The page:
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I had an army issued Hohner alto in 1962 and when I got my Mark VI in 1964 I had a hard time adjusting as I sounded better on the Hohner.
 

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I bought a "President" for 200 bucks back in the '80's in Sydney Australia. I taught myself to play on it and used to busk down on Sydney harbor near Circular Quay. One night four punters approached me and said they could here me from Manly - a harbourside suburb about 12 kilometers away. That's the power of the Hohner! I use a Berg Larsen metal mouthpiece with a wide set and #2 or 3 reed. When I have played with other horn players with Yammys or the like they have always commented on the tone of the Pres. and what presence it has. I'm just about to submit the girl to another no doubt expensive overhaul but she's worth it. I reckon there's something in the actual metal or the alloy that gives this machine the timbre it has. This girl lives under my bed and I have not played her for about 6 years but am about to start again jamming with friends and playing at the local pub. A great horn well made from the start and never to be sold on !
 

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While it is the quality of construction which has always been good.... it's the body tube, bow, and belltube design which gives the Keilwerth Bros. horns their signature tone....it is really a sound unto itself. I have Max horns spanning over 3 decades, and they are all superb-sounding instruments.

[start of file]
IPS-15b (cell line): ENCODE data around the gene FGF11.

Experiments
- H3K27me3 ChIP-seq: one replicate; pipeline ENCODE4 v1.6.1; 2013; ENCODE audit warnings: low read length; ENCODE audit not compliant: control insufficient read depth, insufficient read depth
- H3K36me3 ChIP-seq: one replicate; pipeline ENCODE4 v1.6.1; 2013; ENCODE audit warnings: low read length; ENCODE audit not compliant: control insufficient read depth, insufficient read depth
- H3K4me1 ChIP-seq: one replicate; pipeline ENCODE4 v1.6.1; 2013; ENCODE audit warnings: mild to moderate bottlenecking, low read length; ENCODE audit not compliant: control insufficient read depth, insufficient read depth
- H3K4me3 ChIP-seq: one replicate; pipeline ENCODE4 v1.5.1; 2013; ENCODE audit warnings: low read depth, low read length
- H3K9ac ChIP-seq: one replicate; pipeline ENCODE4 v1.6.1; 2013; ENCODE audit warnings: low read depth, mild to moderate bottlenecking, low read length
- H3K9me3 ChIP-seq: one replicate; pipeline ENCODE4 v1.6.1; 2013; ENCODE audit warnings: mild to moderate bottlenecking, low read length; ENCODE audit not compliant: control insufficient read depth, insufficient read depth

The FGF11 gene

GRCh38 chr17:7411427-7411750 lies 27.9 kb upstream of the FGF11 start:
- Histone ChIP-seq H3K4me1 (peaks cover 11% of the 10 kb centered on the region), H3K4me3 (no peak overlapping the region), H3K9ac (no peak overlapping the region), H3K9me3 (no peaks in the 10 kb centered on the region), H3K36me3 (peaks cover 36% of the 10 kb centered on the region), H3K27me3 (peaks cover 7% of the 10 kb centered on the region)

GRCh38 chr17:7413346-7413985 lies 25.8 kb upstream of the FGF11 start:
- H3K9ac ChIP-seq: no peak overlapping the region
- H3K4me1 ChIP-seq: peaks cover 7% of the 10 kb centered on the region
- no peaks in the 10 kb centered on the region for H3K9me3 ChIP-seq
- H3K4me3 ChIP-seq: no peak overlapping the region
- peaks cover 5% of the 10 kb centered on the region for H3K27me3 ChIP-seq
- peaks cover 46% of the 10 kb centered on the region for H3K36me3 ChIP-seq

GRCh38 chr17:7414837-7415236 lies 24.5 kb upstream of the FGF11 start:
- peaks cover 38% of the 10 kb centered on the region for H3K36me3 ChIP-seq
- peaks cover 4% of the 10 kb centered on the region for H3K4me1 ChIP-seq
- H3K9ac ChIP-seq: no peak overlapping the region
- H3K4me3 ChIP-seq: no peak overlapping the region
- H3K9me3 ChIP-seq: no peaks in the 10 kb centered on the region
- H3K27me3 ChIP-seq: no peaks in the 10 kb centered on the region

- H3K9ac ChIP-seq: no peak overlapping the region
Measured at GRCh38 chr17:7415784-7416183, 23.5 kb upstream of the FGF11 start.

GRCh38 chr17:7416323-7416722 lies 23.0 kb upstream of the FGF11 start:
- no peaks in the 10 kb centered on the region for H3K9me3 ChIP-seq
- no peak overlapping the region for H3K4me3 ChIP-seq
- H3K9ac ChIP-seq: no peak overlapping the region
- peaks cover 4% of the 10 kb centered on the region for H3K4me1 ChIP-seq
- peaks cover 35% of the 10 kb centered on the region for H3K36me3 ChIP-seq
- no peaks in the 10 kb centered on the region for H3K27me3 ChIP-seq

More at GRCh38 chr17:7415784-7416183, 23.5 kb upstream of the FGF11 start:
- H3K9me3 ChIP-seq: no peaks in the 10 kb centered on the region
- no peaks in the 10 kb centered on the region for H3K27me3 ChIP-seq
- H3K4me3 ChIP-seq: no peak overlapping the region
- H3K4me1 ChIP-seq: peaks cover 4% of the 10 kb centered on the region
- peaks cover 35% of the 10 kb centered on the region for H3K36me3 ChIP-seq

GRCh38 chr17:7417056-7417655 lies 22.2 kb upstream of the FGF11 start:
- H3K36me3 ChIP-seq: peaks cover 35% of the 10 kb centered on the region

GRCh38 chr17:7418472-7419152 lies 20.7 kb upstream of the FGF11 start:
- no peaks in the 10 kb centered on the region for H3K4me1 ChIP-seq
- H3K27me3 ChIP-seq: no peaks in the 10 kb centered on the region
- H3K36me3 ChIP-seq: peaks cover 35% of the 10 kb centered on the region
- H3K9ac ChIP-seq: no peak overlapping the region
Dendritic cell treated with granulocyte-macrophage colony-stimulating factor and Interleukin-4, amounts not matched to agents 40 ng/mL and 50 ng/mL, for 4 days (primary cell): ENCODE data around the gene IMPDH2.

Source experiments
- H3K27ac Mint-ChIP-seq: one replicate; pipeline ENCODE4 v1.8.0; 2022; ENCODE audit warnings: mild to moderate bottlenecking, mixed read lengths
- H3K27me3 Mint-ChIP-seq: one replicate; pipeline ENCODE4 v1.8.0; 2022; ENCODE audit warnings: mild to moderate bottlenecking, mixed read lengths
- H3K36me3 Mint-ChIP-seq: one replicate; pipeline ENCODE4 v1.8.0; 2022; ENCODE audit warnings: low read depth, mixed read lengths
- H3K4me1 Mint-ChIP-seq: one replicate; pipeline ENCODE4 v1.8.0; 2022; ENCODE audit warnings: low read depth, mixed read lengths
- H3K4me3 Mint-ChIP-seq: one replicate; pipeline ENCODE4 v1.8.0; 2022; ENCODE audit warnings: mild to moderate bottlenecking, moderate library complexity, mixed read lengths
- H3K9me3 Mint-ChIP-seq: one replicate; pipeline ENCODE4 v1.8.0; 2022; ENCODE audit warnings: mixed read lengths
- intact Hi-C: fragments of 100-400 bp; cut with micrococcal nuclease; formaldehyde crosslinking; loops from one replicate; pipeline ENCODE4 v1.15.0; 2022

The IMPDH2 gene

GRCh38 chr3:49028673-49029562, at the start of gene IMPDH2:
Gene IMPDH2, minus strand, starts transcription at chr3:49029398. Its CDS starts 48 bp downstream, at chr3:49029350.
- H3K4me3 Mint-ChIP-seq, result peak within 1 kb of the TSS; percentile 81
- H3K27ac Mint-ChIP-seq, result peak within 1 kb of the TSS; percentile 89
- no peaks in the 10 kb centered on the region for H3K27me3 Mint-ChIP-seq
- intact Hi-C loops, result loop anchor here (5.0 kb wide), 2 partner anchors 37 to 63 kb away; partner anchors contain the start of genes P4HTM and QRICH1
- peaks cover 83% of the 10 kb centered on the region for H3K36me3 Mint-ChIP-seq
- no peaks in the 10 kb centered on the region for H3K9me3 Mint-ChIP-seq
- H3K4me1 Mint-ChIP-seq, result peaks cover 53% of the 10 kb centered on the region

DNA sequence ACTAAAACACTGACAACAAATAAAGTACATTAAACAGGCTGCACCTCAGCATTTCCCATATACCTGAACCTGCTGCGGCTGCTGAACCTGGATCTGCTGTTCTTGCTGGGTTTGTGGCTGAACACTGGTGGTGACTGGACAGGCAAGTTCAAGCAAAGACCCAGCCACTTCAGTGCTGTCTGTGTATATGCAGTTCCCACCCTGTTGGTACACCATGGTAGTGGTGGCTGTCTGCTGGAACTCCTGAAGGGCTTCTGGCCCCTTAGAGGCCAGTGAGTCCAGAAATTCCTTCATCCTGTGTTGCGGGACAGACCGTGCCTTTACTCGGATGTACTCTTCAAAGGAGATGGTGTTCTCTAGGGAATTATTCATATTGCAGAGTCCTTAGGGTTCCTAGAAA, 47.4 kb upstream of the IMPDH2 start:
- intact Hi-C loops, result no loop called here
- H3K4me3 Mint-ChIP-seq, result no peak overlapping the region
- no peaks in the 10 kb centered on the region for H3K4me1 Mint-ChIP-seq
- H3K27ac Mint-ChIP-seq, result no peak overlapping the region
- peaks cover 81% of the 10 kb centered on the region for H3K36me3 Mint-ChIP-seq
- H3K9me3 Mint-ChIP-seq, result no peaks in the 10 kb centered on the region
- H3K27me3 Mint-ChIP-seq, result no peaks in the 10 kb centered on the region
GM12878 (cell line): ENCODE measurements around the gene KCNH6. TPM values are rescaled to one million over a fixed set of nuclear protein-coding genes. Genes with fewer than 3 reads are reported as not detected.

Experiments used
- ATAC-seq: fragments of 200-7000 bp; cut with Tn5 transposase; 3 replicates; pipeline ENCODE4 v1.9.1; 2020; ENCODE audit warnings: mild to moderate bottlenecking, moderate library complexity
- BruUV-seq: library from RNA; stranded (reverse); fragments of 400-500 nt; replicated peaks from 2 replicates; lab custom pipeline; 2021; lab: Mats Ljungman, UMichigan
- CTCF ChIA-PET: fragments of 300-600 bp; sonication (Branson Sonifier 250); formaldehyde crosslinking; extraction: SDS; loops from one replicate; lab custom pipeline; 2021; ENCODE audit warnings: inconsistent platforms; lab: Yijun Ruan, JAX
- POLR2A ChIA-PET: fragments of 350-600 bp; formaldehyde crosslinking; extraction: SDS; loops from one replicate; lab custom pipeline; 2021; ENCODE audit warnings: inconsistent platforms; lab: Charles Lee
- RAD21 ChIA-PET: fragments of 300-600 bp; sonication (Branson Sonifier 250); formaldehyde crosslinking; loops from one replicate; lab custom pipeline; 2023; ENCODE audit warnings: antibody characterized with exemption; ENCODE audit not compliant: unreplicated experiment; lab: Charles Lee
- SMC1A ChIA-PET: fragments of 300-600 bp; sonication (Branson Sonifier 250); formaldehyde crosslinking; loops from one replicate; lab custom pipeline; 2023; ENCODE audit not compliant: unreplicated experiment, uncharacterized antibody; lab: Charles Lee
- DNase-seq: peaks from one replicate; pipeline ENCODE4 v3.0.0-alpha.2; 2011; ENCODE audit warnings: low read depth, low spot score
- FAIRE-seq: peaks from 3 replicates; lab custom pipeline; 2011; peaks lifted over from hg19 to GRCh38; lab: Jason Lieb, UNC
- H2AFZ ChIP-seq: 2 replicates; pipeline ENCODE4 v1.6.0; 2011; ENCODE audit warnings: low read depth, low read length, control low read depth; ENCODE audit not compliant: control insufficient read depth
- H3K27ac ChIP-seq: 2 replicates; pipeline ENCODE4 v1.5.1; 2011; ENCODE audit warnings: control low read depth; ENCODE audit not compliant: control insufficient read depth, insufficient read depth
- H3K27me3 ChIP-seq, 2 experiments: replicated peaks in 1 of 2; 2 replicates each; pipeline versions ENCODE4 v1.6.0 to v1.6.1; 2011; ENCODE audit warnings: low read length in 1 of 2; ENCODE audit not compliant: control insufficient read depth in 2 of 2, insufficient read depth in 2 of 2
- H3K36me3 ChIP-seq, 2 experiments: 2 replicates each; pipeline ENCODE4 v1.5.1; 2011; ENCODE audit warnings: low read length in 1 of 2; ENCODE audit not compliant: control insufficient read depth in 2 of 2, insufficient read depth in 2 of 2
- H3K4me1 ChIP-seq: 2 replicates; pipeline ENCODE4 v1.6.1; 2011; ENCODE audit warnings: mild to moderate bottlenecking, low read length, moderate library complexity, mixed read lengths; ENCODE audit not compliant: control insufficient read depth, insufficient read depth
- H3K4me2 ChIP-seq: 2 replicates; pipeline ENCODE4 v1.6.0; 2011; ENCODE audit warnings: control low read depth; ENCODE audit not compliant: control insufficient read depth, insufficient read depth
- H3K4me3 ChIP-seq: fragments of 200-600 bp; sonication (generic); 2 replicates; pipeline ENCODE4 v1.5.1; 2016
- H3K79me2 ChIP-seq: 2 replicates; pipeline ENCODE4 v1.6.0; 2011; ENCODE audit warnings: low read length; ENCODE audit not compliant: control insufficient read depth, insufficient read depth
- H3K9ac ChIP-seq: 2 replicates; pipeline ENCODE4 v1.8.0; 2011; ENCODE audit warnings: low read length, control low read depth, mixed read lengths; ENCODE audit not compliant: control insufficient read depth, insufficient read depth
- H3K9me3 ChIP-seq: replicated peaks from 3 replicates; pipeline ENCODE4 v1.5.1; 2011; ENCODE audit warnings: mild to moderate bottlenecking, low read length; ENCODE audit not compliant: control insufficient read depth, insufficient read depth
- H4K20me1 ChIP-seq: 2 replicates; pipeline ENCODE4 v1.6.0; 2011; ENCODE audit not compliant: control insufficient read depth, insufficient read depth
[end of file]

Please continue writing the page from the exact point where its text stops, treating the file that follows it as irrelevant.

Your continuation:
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Well I decided to get this old instrument looked at and found a guy in Sydney that had a look at her today. Turns out the post attaching the bell to the body has been pushed back and the holes on the body are misaligned. His advice was to change up to a new Student model Yamaha with five years warranty and that new car smell or if I had a "sentimental attachment" he could repair mine for a grand. I asked what was involved and it would be a complete rebuild including removal of the bell and re-align the body, new pads, springs spacers etc. I booked it in this arvo.
There's a three month waiting list so I won't get it back for a while but I can post some befor and after photos and comments if anyone is keen. Apparently all the pro brass and woodwind players use this guy and I couldn't find him with a map so I think he might b ok. For a gran I would get a very average to below average instrument and I haven't spent anything on her in twenty years so giddy up !